Regarding the second part of the maxim, “you recognize what you know,” there are several issues regarding the QT-interval that are important to be aware of when making the diagnosis of SQTS. As shown by exercise testing of patients with SQTS, the QT interval alters very little with changes in heart rate. A recent exercise test study from five European Centers of 21 patients with SQTS (QT: 276 +/- 27 ms) and 20 healthy subjects (QT: 364 +/- 25 ms) found a QT-HR slope in SQTS patients of -0.53+/- 0.15 ms compared to -1.29 +/- 0.30 ms in healthy subjects.46 Because of a difference between the two groups, not only in terms of SQTS, but also short QT intervals, it is difficult to tell whether the variations in HR-QT slopes are due to the difference in QT interval duration, or SQTS. It may therefore be too soon to fully accept the authors suggestion, that, “in subjects with QTc intervals between 340 and 360 ms, the presence of a QT/HR relationship slope under -0.9 ms.beat/min could help distinguishing affected subjects from healthy individuals.” Until a comparison of patients with SQTS and healthy individuals with similar QT-intervals have been studied we cannot be certain whether the HR-QT slope can be used as an aid in diagnosing SQTS. An important consequence of the diminished effect of heart rate on the QT-interval in patients with a short QT interval is that correction calculations based on Bazett’s formula will overcorrect short QT intervals to a much higher degree than in people with normal QT intervals. At slow HR’s this may lead to over-diagnosing SQTS, and at fast HR’s to under-diagnosing SQTS.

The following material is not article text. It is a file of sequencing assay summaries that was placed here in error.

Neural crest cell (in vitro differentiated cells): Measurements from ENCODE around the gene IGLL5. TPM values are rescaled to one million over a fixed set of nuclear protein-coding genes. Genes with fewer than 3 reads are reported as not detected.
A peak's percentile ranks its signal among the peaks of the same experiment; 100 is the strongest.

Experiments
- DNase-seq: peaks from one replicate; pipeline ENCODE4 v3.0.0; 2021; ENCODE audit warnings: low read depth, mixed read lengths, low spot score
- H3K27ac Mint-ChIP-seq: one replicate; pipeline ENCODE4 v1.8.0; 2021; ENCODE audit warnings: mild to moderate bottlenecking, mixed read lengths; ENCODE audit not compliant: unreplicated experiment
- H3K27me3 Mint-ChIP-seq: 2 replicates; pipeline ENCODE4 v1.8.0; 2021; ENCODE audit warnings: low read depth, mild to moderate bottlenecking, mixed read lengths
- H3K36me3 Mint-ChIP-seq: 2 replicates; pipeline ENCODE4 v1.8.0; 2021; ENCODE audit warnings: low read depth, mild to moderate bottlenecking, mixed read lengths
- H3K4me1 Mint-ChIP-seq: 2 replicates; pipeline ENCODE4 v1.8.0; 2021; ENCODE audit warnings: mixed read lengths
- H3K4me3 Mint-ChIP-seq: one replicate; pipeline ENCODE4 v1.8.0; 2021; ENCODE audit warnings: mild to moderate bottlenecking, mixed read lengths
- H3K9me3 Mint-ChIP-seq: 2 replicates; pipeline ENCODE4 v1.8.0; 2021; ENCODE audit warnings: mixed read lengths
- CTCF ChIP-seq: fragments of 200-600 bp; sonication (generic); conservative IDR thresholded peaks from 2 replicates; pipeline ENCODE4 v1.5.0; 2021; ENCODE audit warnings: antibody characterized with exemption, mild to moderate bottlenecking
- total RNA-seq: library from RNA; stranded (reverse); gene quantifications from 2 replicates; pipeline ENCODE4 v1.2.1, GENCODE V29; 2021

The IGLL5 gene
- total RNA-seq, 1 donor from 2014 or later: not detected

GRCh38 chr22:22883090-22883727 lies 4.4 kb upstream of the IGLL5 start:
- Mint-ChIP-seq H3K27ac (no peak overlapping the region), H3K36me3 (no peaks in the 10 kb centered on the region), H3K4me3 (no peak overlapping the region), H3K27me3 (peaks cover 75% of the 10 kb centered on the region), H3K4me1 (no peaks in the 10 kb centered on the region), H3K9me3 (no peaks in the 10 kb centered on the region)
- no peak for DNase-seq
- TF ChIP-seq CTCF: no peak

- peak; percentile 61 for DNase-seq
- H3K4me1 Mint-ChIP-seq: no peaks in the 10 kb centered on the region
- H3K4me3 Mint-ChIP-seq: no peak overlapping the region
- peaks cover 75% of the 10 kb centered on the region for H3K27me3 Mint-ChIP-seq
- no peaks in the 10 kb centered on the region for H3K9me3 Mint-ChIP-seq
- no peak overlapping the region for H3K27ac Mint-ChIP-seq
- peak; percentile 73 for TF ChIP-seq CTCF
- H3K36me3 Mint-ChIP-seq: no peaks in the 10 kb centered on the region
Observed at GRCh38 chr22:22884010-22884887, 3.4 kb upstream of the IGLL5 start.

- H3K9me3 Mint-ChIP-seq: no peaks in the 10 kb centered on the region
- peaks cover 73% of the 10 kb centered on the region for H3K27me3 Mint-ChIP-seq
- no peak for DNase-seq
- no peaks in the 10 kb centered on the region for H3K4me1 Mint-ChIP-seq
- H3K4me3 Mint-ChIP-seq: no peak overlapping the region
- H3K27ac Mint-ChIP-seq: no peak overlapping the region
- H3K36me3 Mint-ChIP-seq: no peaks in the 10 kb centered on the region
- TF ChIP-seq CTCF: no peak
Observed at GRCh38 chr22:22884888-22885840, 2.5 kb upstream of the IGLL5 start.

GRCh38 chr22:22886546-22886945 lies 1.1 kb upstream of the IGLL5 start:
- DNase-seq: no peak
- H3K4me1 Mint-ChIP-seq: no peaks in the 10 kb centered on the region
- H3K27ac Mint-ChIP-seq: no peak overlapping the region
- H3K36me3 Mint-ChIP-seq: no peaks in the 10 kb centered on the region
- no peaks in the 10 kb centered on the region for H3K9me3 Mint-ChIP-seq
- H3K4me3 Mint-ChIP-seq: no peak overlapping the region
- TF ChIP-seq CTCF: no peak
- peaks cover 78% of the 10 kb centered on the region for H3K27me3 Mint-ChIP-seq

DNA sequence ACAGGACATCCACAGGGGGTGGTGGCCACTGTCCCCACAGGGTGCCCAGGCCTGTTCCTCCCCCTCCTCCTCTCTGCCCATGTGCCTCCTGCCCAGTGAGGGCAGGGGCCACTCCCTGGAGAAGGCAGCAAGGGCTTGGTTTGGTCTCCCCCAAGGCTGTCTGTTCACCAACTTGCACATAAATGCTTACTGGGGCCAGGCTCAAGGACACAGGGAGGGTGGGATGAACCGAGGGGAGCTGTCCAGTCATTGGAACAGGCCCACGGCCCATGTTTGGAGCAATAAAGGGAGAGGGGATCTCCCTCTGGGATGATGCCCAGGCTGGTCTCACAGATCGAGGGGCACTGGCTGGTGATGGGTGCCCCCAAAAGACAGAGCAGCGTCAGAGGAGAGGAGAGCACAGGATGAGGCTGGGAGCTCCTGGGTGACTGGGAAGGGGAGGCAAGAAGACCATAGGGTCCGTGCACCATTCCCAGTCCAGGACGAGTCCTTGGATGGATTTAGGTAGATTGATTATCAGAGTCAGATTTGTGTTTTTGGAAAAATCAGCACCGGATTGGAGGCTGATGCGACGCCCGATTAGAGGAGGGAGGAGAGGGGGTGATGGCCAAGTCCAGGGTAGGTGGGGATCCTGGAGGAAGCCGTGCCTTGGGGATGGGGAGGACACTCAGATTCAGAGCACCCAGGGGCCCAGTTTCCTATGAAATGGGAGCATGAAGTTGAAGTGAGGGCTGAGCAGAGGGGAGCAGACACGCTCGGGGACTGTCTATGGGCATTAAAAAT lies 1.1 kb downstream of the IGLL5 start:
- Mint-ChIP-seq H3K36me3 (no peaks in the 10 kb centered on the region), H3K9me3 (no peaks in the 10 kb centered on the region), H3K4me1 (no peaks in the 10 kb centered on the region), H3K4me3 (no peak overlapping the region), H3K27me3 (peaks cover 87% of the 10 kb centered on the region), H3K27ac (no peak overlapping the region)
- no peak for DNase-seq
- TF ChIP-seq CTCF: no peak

Despite these well-documented shortcomings in using QTc especially in patients with SQTS, QTc is commonly used in recommendations on SQTS diagnosis. In order to avoid extreme overcorrections by this method it is, however, recommendable to obtain an ECG at a heart rate as close to 60 bpm as possible (repeat ECG, Holter) and limit the use of Bazett’s correction formula in diagnosing SQTS to heart rates between 50 and 70 bpm. It is also unrealistic to expect that a single QTc value will distinguish all cases of SQTS from healthy individuals. Since the HRS/EHRA/APHRS Expert Consensus Statement on the Diagnosis and Management of Patients with SQTS from 2013,47 there has been two major studies with new information about SQTS suggesting that an update in criteria for diagnosing SQTS would be appropriate. Prior to 2013 only 5 of 70 SQTS patients with information of individual QTc’s had a QTc > 330 ms . Since then two multicenter trials including 126 patients,23,38 have used QTc ≤ 340 ms as stand-alone criterion for making the diagnosis of SQTS. In one of these studies where individual QTc’s were given,38 21 out of 73 patients, of whom 84% were male, had QTc > 330 ms while all of them had a QTc ≤ 360 ms. Based upon these data it might be appropriate to use QTc ≤ 340 ms as stand-alone criterion for SQTS. In addition, based upon recent data from the largest SQTS family published so far, where four (all males) out of twenty-three mutation-positive patients (17%) had a QTc ≥ 360 ms, the upper limit for QTc should probably be 370 ms instead of 360 ms when SQTS is diagnosed in the presence of one or more of the following: a pathogenic mutation, family history of SQTS, family history of SCD at age ≤ 40, survival of a VT/VF episode in the absence of heart disease, atrial fibrillation at a young age and syncopal episode that strongly suggests a cardiac arrhythmia. In comparison to the 2013 guidelines atrial fibrillation at a young age has been added based upon the discovery of KCNQ1-V141 mutation positive children with atrial fibrillation, and the addition of syncopal episodes is based upon three multicenter studies21,23,38 which includes the majority of patient data published to date. In the first study syncope was not defined, in the second study syncope had to be of arrhythmic origin and in the third study syncope was defined as a transient loss of consciousness in the absence of alternative explanations (e.g., labyrinthitis, orthostatic hypotension, or clear, vagally mediated events).